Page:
Former president Bill Clinton is included despite his well-known family feud with the current president, and after George H.W. Bush was honored last year despite being a Republican and a Bush, it seems that all former presidents will eventually be given the honor. Perhaps it’s a reflection of the office’s essential contribution to American life, or just a way of ensuring that Obama will get his medal no matter who succeeds him, but in either case it seems a perfunctory selection. We can think of worse presidents than Clinton, including one who will soon be draping a medal over his neck, but we’d note that when most people recall his contributions to the cause of freedom they immediately think of fellatio jokes.
Oprah Winfrey is the next most familiar name on the list. Most of our afternoons have been spent either working or sleeping, so we have no knowledge of the television talk show that made Winfrey famous and cannot testify to her putatively inspirational qualities, but what we do know of this woman is less than heroic. She’s still infamous here in cattle country for her panicked response to the brief Mad Cow Disease outbreak, and we understand that she’s taken a dangerously unscientific stand on the immunization of children, and her most recent headlines have concerned his bizarre analogy between the murder of Emmett Till and the self-defense shooting of Trayvon Martin, so she hardy strikes us as someone worth honoring with the nation’s highest civilian award. We’ve spent enough time in grocery store check-out lines to have gleamed from the tabloid headlines that Winfrey has battled a weight problem, but if that qualifies someone for a Presidential Medal of Freedom the country will soon be bankrupted from coining the damned things.
Former Washington Post editor Ben Bradlee was another familiar name, at least for those old enough to remember his role in uncovering the Watergate scandal, which was surely the reason for his inclusion. Sen. Daniel Inouye will receiving the award posthumously, in part because of his heroic service to the country during World War II and in part because of his longstanding service to the Democratic party thereafter. Former Sen. Richard Lugar was also honored, in part because a Republican was required to keep the whole affair from seeming a partisan event but mostly as compensation for having been ousted from office by a more robustly Republican primary challenger. Feminist gadfly Gloria Steinem will also receive a medal, so the ideological requirements for the award should be clear.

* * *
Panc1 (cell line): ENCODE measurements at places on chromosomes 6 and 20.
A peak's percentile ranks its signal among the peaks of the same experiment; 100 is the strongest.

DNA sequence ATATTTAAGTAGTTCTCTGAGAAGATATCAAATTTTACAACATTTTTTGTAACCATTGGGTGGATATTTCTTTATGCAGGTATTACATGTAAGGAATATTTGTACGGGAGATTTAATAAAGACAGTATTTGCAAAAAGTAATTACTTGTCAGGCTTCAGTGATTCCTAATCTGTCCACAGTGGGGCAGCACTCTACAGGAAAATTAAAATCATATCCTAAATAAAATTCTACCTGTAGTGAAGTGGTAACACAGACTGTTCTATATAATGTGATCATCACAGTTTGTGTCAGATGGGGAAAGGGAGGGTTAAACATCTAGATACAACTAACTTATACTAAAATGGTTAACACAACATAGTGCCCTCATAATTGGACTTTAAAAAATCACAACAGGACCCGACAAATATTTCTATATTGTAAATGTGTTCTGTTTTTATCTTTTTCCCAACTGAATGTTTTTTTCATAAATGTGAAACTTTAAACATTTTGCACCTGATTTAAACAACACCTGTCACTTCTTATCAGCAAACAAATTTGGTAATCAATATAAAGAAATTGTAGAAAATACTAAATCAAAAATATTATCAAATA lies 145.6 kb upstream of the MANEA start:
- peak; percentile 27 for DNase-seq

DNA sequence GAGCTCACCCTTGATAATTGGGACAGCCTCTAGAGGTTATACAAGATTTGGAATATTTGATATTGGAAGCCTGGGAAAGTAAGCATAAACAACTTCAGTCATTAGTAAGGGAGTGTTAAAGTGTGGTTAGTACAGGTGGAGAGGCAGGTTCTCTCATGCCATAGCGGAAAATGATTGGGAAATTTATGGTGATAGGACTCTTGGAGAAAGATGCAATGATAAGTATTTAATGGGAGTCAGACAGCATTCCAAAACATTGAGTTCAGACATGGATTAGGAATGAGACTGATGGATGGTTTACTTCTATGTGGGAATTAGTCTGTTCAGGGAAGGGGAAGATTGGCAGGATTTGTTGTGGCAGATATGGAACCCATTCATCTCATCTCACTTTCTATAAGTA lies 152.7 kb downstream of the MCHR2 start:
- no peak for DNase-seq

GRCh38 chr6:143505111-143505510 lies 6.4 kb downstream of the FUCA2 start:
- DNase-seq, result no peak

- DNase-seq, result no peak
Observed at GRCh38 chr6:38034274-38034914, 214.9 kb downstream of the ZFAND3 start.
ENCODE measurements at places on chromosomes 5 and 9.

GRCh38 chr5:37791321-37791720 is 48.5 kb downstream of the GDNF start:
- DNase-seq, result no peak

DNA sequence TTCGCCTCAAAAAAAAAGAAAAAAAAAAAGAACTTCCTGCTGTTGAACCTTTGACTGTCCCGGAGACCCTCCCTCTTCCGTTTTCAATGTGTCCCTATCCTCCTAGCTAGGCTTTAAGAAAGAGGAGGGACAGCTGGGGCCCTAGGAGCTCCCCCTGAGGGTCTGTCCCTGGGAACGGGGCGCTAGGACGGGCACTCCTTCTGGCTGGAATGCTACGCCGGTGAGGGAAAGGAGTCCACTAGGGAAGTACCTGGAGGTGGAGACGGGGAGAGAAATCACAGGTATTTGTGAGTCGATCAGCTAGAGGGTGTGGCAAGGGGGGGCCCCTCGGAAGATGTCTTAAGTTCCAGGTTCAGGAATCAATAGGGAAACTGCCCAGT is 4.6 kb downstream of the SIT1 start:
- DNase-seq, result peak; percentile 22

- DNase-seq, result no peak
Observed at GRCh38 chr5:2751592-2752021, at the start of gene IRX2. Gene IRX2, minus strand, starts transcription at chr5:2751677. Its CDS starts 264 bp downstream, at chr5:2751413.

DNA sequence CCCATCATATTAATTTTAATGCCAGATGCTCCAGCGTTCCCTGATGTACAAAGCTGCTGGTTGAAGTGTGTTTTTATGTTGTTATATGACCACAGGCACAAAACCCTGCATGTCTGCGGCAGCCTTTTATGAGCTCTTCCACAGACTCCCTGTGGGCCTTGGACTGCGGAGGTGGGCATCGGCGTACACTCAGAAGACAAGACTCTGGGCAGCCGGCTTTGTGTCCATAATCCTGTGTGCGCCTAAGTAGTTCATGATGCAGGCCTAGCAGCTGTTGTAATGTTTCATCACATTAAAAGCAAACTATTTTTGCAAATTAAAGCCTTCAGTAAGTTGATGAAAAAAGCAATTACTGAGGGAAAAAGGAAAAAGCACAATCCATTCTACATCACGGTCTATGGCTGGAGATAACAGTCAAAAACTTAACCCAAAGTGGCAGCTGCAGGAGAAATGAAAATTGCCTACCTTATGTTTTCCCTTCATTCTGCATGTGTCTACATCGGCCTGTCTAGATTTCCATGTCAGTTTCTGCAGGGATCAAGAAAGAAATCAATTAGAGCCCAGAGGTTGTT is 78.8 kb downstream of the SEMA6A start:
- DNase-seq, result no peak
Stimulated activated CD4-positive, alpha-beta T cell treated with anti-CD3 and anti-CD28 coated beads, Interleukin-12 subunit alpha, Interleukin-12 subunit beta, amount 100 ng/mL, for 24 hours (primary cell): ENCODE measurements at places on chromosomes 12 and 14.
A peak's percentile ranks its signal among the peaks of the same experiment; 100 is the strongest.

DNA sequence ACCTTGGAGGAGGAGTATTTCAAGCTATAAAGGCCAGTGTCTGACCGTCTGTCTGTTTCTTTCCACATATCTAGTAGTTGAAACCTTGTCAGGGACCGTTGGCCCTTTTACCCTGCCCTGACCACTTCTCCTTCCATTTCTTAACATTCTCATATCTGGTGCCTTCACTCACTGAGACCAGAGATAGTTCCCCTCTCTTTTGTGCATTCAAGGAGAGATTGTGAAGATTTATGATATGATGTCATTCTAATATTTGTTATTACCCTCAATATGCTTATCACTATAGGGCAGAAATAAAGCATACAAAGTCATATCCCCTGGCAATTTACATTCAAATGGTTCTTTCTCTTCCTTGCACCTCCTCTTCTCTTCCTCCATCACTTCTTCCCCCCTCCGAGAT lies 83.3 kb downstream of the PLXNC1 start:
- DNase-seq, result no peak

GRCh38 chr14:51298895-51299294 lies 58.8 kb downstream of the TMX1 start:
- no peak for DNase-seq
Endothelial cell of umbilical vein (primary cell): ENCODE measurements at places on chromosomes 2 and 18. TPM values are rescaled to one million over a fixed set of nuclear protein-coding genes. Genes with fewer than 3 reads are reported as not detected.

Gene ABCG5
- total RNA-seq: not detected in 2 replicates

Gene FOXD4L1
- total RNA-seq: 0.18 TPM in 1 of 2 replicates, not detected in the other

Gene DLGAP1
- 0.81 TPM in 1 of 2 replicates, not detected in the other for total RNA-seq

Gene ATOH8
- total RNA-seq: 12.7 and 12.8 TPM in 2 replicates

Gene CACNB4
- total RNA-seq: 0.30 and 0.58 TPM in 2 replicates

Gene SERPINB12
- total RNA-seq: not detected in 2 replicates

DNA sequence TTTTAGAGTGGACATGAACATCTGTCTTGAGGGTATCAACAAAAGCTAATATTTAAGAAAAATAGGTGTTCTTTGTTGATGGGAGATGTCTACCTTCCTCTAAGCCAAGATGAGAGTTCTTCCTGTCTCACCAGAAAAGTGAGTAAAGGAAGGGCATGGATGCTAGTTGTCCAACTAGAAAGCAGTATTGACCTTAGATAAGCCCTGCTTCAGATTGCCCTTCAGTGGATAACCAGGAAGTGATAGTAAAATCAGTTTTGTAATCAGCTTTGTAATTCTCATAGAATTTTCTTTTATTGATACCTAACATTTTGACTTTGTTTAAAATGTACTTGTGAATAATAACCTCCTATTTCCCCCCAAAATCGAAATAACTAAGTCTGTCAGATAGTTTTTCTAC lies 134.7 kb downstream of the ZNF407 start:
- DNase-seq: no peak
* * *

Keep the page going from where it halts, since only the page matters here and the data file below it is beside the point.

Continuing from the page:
There were a few names we were pleased to see. Baseball star Ernie Banks, who was a fine player on some terrible Chicago Cubs teams and still retained enough enthusiasm for the game to say “Let’s play two,” made the cut. So did Loretta Lynn, an outstanding country music singer who deserves the nation’s undying gratitude if only for her rendition of “One’s on the Way,” a Shel Silverstein-penned bit of wry domestic drama and social commentary set in Topeka, Kansas, which we dearly love. Civil rights activist Bayard Rustin, astronaut Sally Ride, and jazzman Arturo Sandoval are also admirable people who made significant contributions to the country. After too many years working in a newsroom jammed with arrogant University of North Carolina and University of Kansas alumni we have mixed feelings about the selection of Dean Smith, who coached the former university’s basketball team to national championships and was a star player for the latter school, but he seems to enjoy a stellar reputation in both states and is also an understandable selection.
We cannot comment on the selections of psychologist Daniel Kahneman, chemist and environmental scientist Mario Malina, civil rights activist Cordy Tendell Vivian, or jurist Patricia Wald, as we have never heard of any them, but there is a nagging suspicion that each were chosen in accordance with the same political biases as the rest. Even such worthy recipients as Banks and Lynn no doubt benefited from racial and sexual quotas, Ride is famous as much for being a woman as being an astronaut, as a homosexual African-American Rustin might feel entitled to two medals, Sandoval was chosen before more important trumpeters because he is an Hispanic player in an African-American idiom, and Smith is a flatteringly representative token of middle-American white men.
America could do worse, we suppose, but would be nice to think that we could better.

— Bud Norman